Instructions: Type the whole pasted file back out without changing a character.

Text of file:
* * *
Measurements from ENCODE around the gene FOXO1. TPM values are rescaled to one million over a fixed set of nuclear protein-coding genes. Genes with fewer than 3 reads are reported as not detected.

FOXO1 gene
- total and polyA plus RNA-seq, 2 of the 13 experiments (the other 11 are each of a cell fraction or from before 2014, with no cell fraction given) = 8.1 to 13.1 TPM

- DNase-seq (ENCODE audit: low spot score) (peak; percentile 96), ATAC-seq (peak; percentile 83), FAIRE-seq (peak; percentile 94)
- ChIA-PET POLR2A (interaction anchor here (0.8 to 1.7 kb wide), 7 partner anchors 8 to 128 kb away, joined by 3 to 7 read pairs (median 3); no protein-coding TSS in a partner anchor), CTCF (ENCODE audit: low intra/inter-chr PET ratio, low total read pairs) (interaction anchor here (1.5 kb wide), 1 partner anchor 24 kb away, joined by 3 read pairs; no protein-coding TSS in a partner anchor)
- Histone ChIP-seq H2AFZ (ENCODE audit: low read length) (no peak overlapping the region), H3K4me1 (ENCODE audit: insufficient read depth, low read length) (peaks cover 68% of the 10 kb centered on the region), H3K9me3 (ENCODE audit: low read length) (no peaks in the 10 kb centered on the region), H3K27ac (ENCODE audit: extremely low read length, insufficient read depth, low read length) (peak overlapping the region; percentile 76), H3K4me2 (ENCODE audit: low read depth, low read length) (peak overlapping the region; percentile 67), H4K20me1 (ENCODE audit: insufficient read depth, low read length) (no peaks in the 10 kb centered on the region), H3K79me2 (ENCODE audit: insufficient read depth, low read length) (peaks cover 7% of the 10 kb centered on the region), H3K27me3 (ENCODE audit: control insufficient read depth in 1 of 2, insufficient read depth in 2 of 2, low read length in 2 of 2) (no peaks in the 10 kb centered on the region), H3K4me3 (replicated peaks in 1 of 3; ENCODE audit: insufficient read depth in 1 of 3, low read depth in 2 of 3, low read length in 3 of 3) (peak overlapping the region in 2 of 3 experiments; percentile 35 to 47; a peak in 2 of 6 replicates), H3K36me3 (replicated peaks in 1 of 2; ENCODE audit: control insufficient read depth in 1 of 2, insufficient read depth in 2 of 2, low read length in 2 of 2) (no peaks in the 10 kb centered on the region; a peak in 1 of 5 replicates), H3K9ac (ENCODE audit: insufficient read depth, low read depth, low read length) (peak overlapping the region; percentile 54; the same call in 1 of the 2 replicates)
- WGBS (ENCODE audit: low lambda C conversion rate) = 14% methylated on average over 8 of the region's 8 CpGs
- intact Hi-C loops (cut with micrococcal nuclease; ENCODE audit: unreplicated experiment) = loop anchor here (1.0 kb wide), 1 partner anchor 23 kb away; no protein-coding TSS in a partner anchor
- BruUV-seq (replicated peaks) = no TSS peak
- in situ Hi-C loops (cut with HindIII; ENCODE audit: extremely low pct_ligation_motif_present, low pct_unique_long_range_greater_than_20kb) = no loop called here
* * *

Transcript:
Measurements from ENCODE around the gene FOXO1. TPM values are rescaled to one million over a fixed set of nuclear protein-coding genes. Genes with fewer than 3 reads are reported as not detected.

FOXO1 gene
- total and polyA plus RNA-seq, 2 of the 13 experiments (the other 11 are each of a cell fraction or from before 2014, with no cell fraction given) = 8.1 to 13.1 TPM

- DNase-seq (ENCODE audit: low spot score) (peak; percentile 96), ATAC-seq (peak; percentile 83), FAIRE-seq (peak; percentile 94)
- ChIA-PET POLR2A (interaction anchor here (0.8 to 1.7 kb wide), 7 partner anchors 8 to 128 kb away, joined by 3 to 7 read pairs (median 3); no protein-coding TSS in a partner anchor), CTCF (ENCODE audit: low intra/inter-chr PET ratio, low total read pairs) (interaction anchor here (1.5 kb wide), 1 partner anchor 24 kb away, joined by 3 read pairs; no protein-coding TSS in a partner anchor)
- Histone ChIP-seq H2AFZ (ENCODE audit: low read length) (no peak overlapping the region), H3K4me1 (ENCODE audit: insufficient read depth, low read length) (peaks cover 68% of the 10 kb centered on the region), H3K9me3 (ENCODE audit: low read length) (no peaks in the 10 kb centered on the region), H3K27ac (ENCODE audit: extremely low read length, insufficient read depth, low read length) (peak overlapping the region; percentile 76), H3K4me2 (ENCODE audit: low read depth, low read length) (peak overlapping the region; percentile 67), H4K20me1 (ENCODE audit: insufficient read depth, low read length) (no peaks in the 10 kb centered on the region), H3K79me2 (ENCODE audit: insufficient read depth, low read length) (peaks cover 7% of the 10 kb centered on the region), H3K27me3 (ENCODE audit: control insufficient read depth in 1 of 2, insufficient read depth in 2 of 2, low read length in 2 of 2) (no peaks in the 10 kb centered on the region), H3K4me3 (replicated peaks in 1 of 3; ENCODE audit: insufficient read depth in 1 of 3, low read depth in 2 of 3, low read length in 3 of 3) (peak overlapping the region in 2 of 3 experiments; percentile 35 to 47; a peak in 2 of 6 replicates), H3K36me3 (replicated peaks in 1 of 2; ENCODE audit: control insufficient read depth in 1 of 2, insufficient read depth in 2 of 2, low read length in 2 of 2) (no peaks in the 10 kb centered on the region; a peak in 1 of 5 replicates), H3K9ac (ENCODE audit: insufficient read depth, low read depth, low read length) (peak overlapping the region; percentile 54; the same call in 1 of the 2 replicates)
- WGBS (ENCODE audit: low lambda C conversion rate) = 14% methylated on average over 8 of the region's 8 CpGs
- intact Hi-C loops (cut with micrococcal nuclease; ENCODE audit: unreplicated experiment) = loop anchor here (1.0 kb wide), 1 partner anchor 23 kb away; no protein-coding TSS in a partner anchor
- BruUV-seq (replicated peaks) = no TSS peak
- in situ Hi-C loops (cut with HindIII; ENCODE audit: extremely low pct_ligation_motif_present, low pct_unique_long_range_greater_than_20kb) = no loop called here